Zuppa di Cozze – Mussels in Tomato Wine Sauce

When did macaroni become pasta?

A reader of mine, Frankie, made a comment on a previous blog I posted about a poem he heard from Michael Savage,  a radio talk show host, called “When did Spaghetti Become Pasta?” I listened to it on YouTube and it only confirmed that I’m not the only one who thinks it’s crazy on how we follow trends and fads and how much we are willing to pay for it.

I touched on this subject on two of my previous blogs of April 24 and July 13. When did macaroni become pasta? How can a plate of macaroni, that cost pennies, be made into a dish that is called pasta and we are willing to pay $15 to $20 a plate? Spaghetti with garlic and olive oil, Macaroni and beans, two staples from a humble Italian kitchen is served up at a trendy Italian restaurant and we pay up to $15  for it.

Italians eat macaroni, almost on a daily basis, because it was an inexpensive way to nourish themselves. The Italian kitchen produced many ways to flavor this starch, mainly with tomatoes and herbs, and added it to meals in order to stretch the food budget. Today we pay top dollar to be served those same dishes.

I rarely order pasta when I go out to eat and when it’s served as a side dish I usually push it off to the side. I make macaroni all the time. I don’t need a dish of it when someone else is cooking it, and not quite as good as I can make it.

But it doesn’t end with macaroni. When did Pizza become a billion dollar industry? When did a 25 cent slice of dough with a smear of sauce and sprinkle of cheese turn into a “gourmet pizza” at $3 a slice. Who said you can put pineapple and ham or a tossed salad on it and still call it Pizza? Who said you can put spaghetti and meatballs in a can and call it Italian food?  Am I the only one that feels this way?

Americans are great at taking something and making it their own. And they have taken the prize at making Italian-American food. I saw a show on the Food Network the other day. One of their celebrity chefs was making a simple dish at his restaurant of spaghetti with marinara sauce. And as he served it to his diners they were in  a state of ecstasy when they tasted it. It’s spaghetti with marinara sauce! I’m sure he used fresh tomatoes and fresh basil and twisted the spaghetti as he plated it for his guest. But at $15 a plate? I don’t think so.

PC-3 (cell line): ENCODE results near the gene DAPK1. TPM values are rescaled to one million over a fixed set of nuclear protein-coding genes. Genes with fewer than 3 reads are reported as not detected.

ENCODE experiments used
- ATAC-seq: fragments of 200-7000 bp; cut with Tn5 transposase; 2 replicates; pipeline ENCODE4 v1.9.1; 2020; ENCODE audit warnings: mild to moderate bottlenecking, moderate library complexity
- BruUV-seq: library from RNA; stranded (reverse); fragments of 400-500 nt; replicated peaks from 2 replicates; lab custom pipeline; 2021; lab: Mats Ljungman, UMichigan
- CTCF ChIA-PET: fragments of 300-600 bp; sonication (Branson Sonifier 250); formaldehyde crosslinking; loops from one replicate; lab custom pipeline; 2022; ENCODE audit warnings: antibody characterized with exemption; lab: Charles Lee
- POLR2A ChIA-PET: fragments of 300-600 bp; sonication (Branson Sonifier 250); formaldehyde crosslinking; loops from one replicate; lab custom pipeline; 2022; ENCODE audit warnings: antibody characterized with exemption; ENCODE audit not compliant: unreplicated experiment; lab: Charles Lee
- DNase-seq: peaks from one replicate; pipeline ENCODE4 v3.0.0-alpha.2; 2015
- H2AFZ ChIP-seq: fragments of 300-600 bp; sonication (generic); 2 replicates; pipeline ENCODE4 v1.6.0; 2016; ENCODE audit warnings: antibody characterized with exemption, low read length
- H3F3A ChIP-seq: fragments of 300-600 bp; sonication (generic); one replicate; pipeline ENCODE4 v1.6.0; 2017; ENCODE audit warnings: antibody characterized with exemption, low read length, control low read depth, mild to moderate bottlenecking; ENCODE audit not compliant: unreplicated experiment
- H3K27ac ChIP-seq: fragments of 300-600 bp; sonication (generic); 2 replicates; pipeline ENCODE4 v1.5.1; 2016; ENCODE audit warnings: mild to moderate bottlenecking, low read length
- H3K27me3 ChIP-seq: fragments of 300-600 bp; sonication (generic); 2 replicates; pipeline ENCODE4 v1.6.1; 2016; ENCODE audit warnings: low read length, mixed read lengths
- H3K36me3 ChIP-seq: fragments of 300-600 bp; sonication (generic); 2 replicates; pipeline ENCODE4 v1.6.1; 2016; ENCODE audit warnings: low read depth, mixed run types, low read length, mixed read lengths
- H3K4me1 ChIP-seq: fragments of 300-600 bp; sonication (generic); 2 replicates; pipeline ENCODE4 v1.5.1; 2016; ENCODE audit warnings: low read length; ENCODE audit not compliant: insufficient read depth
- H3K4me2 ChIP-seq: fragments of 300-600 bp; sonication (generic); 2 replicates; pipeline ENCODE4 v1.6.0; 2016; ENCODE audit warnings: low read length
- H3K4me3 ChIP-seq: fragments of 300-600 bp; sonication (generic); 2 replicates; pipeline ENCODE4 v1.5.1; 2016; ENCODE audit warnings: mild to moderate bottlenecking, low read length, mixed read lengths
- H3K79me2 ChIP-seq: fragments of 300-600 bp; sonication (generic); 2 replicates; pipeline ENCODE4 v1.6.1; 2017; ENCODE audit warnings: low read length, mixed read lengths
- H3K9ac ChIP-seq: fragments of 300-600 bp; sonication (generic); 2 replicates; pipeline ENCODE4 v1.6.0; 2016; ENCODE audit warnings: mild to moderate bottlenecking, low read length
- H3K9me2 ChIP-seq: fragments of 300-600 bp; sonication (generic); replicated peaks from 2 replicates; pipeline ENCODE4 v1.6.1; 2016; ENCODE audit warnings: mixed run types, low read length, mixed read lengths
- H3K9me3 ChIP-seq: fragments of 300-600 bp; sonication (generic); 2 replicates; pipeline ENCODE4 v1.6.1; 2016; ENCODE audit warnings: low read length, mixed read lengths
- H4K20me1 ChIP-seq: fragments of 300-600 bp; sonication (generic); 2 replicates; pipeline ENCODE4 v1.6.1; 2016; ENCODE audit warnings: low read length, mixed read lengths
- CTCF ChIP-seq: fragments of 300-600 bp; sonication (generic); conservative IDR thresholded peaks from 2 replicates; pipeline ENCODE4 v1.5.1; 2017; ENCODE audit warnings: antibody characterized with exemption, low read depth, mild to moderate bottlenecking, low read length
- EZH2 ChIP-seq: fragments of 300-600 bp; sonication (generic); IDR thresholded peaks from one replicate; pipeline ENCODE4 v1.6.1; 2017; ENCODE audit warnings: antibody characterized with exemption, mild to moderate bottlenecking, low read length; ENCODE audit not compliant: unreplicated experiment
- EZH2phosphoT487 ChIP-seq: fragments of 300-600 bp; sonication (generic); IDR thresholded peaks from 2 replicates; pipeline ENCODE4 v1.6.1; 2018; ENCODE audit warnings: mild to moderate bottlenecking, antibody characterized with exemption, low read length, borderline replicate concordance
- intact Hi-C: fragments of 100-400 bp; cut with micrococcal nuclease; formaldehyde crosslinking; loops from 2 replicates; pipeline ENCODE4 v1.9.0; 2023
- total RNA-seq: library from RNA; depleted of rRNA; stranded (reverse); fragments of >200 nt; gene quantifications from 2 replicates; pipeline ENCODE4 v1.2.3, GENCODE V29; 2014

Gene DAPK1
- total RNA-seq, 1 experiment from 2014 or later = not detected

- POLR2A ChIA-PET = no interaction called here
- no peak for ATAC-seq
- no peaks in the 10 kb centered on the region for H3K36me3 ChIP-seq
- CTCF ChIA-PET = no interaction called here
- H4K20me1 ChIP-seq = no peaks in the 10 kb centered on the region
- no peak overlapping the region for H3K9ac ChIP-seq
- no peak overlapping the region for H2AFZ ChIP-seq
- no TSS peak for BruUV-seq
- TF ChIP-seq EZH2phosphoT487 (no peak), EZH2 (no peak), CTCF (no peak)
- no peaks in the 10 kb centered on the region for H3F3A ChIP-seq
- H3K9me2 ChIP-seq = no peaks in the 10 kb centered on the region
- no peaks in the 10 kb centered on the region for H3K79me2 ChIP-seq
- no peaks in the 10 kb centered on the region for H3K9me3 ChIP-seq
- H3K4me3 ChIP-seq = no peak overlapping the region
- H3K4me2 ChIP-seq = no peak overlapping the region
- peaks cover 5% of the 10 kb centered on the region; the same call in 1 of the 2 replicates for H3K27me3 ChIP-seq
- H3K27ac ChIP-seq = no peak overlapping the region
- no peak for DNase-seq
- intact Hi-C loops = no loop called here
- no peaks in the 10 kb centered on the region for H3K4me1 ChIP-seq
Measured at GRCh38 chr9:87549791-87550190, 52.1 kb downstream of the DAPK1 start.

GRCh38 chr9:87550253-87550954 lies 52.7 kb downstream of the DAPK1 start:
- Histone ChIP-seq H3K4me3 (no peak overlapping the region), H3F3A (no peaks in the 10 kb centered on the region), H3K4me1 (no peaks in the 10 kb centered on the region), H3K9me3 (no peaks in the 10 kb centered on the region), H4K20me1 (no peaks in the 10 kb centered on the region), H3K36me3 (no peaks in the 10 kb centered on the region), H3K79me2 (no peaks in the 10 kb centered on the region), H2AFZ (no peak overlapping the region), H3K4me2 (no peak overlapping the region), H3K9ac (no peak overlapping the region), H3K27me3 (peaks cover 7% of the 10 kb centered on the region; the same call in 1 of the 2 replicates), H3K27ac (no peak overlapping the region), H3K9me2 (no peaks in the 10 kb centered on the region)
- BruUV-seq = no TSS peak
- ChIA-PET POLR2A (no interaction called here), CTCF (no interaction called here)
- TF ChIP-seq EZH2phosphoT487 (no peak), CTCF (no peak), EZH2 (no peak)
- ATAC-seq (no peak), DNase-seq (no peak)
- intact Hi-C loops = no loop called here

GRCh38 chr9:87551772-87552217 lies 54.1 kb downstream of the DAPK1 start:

I think as a society we have lost sight at how delicious food can be. We eat mass produced food from chain restaurants that taste the same in New York as it does in California. And we find comfort in that. We lost the individuality of local eateries. Of chef owned restaurants that cook their own food back in the kitchen. I’m amused when I peak into the kitchen of an Italian restaurant and see everyone but Italians preparing my meal. I’ll never forget the time when I was visiting my cousins in San Fransisco and went into a pizzeria and saw a Chinese gentleman making the pizza. Even at 12 years old I thought that was odd. I never had Chinese pizza before.

America is a melting pot. And Italian food has become as American as apple pie, which actually is an English dish that goes back to the 13th century. You see what I mean? We can take any food from any country and make it our own. That is why when I go out to eat at an Italian restaurant I’m always disappointed. Because I set the benchmark too high. I have eaten dishes all my life from my mother and grandmother’s kitchen, and I get it. That is why I learned how to cook and prepare my own meals. Don’t get me wrong. I go out to eat from time to time, but mostly for the convenience.  That is why I started this blog and decided to share many of my families recipes. It’s good for the soul to eat real food as often as you can. And not pay top dollar for something that is merely convenient. There is nothing quite as comforting and delicious as a home cooked meal. And in today’s economy, it pays off in twice the dividends.